Yes, I am completely one of those (getting-to-be-annoying?) people who has drank the Stranger Things Koolaid. In my case, though, it’s less like Koolaid and more like the very blood that runs through my ever-nostalgic veins – this show could not possibly be more up my alley than if it were called The Sandra Lewrey Show for Sandra Lewreys. I grew up on a steady diet of the ’80s movies, TV shows, novels and music Stranger Things so lovingly recreates (Steven Spielberg, Stephen King and John Carpenter being the primary influences) and its arrival on Netflix not even two weeks ago now – right in the midst of a languid summer heatwave, exactly the kind of conditions under which I used to sprawl out in a friend’s cool basement and wile away the humid daylight hours with some combination of The Goonies, Stand By Me and either Poltergeist or Jaws playing on an endless loop on the TV – signaled the end of all other productive activity. I’ve regressed, and it feels fabulous.
Everything that just about everyone has said about Stranger Things I second, third and fourth, which is also the approximate number of times I’ve watched the eight episodes back-to-back. I even found myself engaging in a round of Shag/Marry/Kill today with Mr. Clarke, Hopper and Mike and Nancy’s dad, Ted (for the record, Ted gets the axe, Mr. Clarke is the one I’d marry and Hopper…it’d be hot for about two seconds. Then he’d start crying and pass out on top of you in a drunken stupor until you’re either crushed to death by his massiveness or drown in his cold flop sweat.)
On a more serious note, Stranger Things is a show to be savoured, a show to be studied. Note all of the grid imagery that makes up the bulk of the show’s aesthetics. Start looking and you’ll find those horizontal and vertical lines – like the bars of a cell – and grids – like the graph paper the boys use to plot out their D&D adventures – EVERYWHERE. Then there’s the use of water and keys and music, and the fact that I am super invested in a fictional relationship between two 11-year-olds. Stranger Things have happened.
I could talk about this show all day long (pretty much do) and I adore it more than anything I’ve seen in forever, but I’ll leave off for now with these nails, a nod to Joyce Byers’ homemade wall ouija and the show’s overarching message that we’re all RIGHT HERE. Nothing strange about that.
I think these nails look like multi-coloured twinkle lights as seen through squinted eyes. Or possibly the pattern on a tweed jacket from the 1980s. Actually, didn’t James Spader’s Stef wear a black linen suit in Pretty in Pink in this exact pattern? He had such a special wardrobe in that movie.
Anyhow! No matter the inspiration (although I guarantee you it wasn’t Pretty in Pink; I friggin’ hate that movie – too mean) I think these nails are super cute, and actually, in hindsight, a rip-off of a portion of my own design of last Christmas, which you can see here. Oops?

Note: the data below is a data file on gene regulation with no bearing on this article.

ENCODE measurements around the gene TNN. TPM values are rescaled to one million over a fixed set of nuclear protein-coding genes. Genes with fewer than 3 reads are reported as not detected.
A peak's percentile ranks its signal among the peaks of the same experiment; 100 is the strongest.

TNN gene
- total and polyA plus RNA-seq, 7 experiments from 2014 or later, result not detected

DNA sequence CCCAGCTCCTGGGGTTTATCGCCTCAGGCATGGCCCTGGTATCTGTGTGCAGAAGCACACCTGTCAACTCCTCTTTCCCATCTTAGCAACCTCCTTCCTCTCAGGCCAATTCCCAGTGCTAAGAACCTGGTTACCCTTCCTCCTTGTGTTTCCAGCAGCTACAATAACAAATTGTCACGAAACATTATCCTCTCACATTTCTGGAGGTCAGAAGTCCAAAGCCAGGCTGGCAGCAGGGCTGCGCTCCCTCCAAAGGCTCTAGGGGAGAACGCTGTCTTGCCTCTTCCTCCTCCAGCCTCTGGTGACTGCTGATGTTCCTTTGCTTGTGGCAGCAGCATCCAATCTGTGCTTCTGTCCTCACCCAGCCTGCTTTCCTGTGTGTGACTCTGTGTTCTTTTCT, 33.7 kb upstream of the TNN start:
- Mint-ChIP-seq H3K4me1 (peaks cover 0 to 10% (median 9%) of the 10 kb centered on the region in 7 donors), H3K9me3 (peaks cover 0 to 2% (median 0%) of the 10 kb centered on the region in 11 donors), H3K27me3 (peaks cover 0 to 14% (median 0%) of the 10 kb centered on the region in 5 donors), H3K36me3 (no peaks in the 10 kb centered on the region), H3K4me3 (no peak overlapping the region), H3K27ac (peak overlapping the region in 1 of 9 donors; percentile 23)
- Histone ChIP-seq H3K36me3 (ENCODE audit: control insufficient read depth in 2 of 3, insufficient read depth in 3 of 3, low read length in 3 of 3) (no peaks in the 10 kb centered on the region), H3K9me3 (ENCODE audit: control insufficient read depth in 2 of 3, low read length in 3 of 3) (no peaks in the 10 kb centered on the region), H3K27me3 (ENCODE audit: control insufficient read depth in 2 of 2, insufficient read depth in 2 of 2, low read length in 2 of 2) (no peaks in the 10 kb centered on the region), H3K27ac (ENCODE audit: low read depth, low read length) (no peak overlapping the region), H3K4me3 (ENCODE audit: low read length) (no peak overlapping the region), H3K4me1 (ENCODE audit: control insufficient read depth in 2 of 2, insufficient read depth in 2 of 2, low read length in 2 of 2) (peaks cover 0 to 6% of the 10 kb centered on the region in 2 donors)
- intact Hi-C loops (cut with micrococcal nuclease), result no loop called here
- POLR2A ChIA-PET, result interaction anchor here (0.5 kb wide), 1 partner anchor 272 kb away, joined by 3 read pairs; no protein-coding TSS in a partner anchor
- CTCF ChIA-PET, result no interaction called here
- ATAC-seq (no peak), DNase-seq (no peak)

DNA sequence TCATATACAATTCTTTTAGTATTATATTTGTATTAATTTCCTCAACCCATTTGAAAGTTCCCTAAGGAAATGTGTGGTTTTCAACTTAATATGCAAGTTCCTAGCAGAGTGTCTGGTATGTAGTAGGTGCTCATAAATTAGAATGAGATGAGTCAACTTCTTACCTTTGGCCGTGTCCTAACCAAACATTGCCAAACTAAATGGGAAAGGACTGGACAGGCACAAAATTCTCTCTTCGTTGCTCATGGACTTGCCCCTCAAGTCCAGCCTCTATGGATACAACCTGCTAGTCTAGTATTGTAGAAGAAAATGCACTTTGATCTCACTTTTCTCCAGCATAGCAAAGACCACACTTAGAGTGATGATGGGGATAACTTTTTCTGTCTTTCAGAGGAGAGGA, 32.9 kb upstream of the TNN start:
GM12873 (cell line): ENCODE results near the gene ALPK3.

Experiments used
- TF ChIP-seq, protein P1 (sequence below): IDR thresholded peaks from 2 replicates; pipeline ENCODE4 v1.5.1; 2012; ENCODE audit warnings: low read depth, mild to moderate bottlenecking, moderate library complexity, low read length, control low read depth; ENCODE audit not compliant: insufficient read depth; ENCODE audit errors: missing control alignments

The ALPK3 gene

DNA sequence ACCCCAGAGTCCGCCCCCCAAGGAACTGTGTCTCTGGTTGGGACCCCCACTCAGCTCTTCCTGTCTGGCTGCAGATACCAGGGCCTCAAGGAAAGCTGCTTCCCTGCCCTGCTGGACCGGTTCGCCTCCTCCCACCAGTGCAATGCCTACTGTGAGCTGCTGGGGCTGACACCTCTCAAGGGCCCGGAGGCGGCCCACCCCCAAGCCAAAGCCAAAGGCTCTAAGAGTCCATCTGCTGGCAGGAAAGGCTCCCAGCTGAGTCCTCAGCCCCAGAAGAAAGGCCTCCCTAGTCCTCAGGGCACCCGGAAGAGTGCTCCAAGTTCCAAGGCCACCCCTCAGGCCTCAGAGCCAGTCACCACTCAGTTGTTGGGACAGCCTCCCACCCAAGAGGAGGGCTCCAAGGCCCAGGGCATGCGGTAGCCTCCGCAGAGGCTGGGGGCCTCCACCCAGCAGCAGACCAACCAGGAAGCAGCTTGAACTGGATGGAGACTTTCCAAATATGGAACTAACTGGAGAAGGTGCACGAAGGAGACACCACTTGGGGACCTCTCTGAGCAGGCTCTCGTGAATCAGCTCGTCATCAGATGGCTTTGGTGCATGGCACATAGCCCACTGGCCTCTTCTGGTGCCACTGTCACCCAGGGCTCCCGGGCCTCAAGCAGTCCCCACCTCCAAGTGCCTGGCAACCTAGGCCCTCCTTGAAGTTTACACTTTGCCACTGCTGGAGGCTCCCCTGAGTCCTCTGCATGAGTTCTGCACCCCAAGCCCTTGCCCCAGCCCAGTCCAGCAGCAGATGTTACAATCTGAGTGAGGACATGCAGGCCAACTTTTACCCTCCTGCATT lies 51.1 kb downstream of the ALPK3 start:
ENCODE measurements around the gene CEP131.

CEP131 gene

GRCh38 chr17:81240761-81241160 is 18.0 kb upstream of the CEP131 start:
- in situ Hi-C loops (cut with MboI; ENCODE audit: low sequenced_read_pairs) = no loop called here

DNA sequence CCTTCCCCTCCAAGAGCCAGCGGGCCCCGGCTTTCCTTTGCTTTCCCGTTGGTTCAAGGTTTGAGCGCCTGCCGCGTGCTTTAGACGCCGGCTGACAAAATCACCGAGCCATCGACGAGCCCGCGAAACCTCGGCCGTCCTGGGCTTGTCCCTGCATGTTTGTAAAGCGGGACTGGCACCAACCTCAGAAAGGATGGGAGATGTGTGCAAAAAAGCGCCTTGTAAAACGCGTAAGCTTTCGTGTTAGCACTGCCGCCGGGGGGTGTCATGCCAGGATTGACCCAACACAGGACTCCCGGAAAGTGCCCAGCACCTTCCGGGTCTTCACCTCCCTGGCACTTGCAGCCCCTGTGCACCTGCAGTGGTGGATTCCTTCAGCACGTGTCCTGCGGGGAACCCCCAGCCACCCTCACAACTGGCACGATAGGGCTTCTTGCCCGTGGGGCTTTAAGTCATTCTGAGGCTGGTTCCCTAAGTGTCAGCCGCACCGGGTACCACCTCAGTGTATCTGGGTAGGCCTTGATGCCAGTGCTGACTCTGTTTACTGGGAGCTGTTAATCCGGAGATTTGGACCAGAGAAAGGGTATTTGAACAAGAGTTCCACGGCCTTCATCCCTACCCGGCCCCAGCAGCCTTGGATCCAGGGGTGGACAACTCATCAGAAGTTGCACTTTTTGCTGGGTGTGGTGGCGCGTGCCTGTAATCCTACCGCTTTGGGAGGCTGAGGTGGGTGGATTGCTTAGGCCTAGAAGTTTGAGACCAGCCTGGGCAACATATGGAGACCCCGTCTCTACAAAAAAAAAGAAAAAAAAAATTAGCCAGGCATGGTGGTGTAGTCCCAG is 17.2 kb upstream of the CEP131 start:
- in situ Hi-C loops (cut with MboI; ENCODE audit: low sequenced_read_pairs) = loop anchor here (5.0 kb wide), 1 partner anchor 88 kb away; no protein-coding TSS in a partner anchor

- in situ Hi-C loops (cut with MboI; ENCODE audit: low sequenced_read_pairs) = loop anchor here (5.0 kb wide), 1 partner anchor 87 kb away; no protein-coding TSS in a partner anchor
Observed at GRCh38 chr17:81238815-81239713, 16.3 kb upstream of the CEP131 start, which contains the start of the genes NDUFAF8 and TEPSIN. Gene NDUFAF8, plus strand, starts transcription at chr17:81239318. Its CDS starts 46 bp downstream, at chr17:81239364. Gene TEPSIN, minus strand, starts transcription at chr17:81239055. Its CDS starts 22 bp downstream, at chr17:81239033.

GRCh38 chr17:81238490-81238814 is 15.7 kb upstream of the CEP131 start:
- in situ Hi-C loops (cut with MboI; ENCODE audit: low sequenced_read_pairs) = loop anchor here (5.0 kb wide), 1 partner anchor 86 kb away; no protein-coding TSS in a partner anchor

And because it will most likely get asked, the base polish I used here (from which I drew inspiration for the colour of the “lights”) was Pure Ice’s RespecK, a gorgeous polish with a stupid name that I will begrudgingly forgive it for on account of its $1.97 price tag at my local Walmart.
I did an identical design to this lit-up and tangled-up manicure last year and liked it so much, I thought I’d try it again this year now that I’m older (absolutely) and wiser (debatable.) I prefer the base polish I used this year, Orly’s Mirrorball, although I think the hopelessly knotted tangle of lights is pretty great in both. You can see last year’s effort down below after the story of The Year Sandra Lost Her Mind Over the Tree.
The first Christmas after my husband and I bought our condo, I went all out on the decorating – lights in every window, running along both of our balconies and woven throughout the headboard of the second bedroom daybed. There were stockings dangling from every handle, wreaths hung on nearly every window and, as the centerpiece to it all, our glorious Christmas tree, a perfectly proportioned artificial work of art that has graced our livingroom for the past 11 years.
That particular year I had clearly gotten it into my head that when it came to the Christmas decorating, MORE WAS MORE, and that definitely applied to the tree. And so when I found myself some 16 hours later, mired in a tangle of tiny twinkling Christmas lights, sobbing because I had decided that I’d weave the strands around every single point of every single branch, which led to me running out of lights nearly immediately, which in itself necessitated an additional FOUR trips to the store to get more lights, I had no one to blame but myself. The whole thing topped out at 2,100 individual twinkle lights, about 10 hours of actual “installation” and who knows what portion of my sanity, and I kept the tree up until March because I couldn’t bear the thought of untangling 21 strands of lights, but it really did look so beautiful. I, of course, have since learned that 700 lights plus one two-hour viewing of background Elf equals pretty much the same effect, which is equal parts infuriating and a massive relief. I call it my Clark Griswold moment, and it’s pretty legendary around these parts: The Year Sandra Lost Her Mind Over the Tree.
Christmas lights, with the requisite Griswold-worthy knot.
Except in my house, where the lights are oddly organized. I store them in plastic bags, one strand per bag. Then I toss the individual bags into one giant garbage bag and pack it away for the year. There, a handy little housekeeping tip for you along with a manicure. But don’t get too used to it, because that’s about the only one I’ve got!